Here is a quote from the post:
Researchers have known for some time that the brain is like a muscle; that the more you use it, the more it grows. They’ve found that neural connections form and deepen most when we make mistakes doing difficult tasks rather than repeatedly having success with easy ones.
What this means is that our intelligence is not fixed, and the best way that we can grow our intelligence is to embrace tasks where we might struggle and fail.
However, not everyone realizes this. Dr. Carol Dweck of Stanford University has been studying people’s mindsets towards learning for decades. She has found that most people adhere to one of two mindsets: fixed or growth. Fixed mindsets mistakenly believe that people are either smart or not, that intelligence is fixed by genes. People with growth mindsets correctly believe that capability and intelligence can be grown through effort, struggle and failure. Dweck found that those with a fixed mindset tended to focus their effort on tasks where they had a high likelihood of success and avoided tasks where they may have had to struggle, which limited their learning. People with a growth mindset, however, embraced challenges, and understood that tenacity and effort could change their learning outcomes. As you can imagine, this correlated with the latter group more actively pushing themselves and growing intellectually.
In short someone with a growth mindset will embrace challenges and be willing to fail multiple times before reaching their goal, whereas someone with a fixed mindset will not even try.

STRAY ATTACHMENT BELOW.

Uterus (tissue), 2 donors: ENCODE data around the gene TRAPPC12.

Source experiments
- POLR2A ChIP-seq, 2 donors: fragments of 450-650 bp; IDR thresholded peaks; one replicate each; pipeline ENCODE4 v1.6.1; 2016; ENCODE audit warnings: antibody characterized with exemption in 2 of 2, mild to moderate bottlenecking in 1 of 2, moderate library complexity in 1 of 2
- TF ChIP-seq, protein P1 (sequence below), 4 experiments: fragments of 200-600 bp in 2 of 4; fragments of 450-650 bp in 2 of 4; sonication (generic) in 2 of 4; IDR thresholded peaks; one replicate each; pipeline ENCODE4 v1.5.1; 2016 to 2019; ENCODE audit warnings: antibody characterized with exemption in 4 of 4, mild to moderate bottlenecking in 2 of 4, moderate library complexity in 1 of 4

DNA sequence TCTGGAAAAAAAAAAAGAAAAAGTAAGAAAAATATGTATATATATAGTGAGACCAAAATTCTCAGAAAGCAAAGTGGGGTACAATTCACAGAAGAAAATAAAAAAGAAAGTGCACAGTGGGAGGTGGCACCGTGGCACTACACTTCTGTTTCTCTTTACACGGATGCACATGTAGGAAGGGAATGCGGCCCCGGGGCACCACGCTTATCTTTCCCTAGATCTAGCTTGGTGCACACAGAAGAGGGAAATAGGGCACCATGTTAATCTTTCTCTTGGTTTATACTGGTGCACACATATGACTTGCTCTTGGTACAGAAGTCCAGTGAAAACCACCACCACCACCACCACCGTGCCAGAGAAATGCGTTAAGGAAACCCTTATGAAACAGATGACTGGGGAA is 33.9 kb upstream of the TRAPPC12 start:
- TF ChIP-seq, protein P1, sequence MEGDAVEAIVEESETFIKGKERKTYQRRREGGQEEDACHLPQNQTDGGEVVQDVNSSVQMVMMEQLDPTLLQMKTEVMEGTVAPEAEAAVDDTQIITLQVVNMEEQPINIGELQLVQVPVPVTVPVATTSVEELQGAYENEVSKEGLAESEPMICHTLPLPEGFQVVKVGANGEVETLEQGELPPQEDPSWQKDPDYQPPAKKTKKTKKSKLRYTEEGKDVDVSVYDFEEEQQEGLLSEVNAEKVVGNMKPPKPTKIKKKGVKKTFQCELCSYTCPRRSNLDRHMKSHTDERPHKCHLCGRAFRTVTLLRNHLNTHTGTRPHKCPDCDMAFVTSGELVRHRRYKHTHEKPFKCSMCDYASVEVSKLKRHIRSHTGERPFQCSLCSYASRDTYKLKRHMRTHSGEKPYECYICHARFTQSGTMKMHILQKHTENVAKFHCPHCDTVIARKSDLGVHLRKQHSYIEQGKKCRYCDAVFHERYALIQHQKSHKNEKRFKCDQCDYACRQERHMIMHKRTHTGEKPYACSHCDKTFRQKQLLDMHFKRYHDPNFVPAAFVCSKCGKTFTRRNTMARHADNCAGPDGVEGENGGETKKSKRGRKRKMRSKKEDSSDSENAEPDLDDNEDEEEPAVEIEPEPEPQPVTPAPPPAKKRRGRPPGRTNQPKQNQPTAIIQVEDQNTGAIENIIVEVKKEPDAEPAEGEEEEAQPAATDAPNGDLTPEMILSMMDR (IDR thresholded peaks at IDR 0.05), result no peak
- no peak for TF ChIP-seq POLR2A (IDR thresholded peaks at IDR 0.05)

How I developed a growth mindset
I was thinking about this idea of the growth mindset and people I have met over the years, some who take on challenges and others that shy away from things they find difficult. I feel I have a growth mindset (you need one to run a startup) and believe I can do anything, within reason; it just comes down to time, motivation and opportunity cost.
That doesn’t mean I succeed at everything, not even close. I have failed startups and struggled at creating, writing and promoting a successful blog. But I keep pushing on through uncertainty and I am happy to fail.
So where did I get this skill from?
It’s difficult to pinpoint but I believe one of the places was from multiplayer video games.
If you’ve never played a multiplayer game such as the above you may not understand where I’m coming from, but they are mentally intense activities, more so when you are playing against skilled opponents.
Multiplayer games can be played endlessly even if you’re playing the same map or level. When you are playing against humans, the gameplay is different every time, much like sports (in fact, video games are increasingly becoming mainstream sports but that is a different story).
I would play these games for hours on end, getting beaten down and killed over and over. Sometimes I would get incredibly frustrated, but I kept playing, and I kept getting better and slowly I started getting more kills, winning games and eventually got to a point where I was topping the leaderboard on almost every map on Counterstrike (tk baby!).
Should your kids play video games?
Seeing progression in any activity will give you confidence that you can learn and grow and will help develop a growth mindset. This growth mindset has carried me through my studies, career, and social life.
I’m not saying that video games are the solution to developing a growth mindset (even though there are some encouraging studies that show action game can make you smarter), I’m just saying I can see some correlation there.
So if your kids are playing video games anyway, get them playing hard multiplayer games that require the development of a skill set vs casual easy games on the iPad.
Do you feel you developed a skill set from playing video games?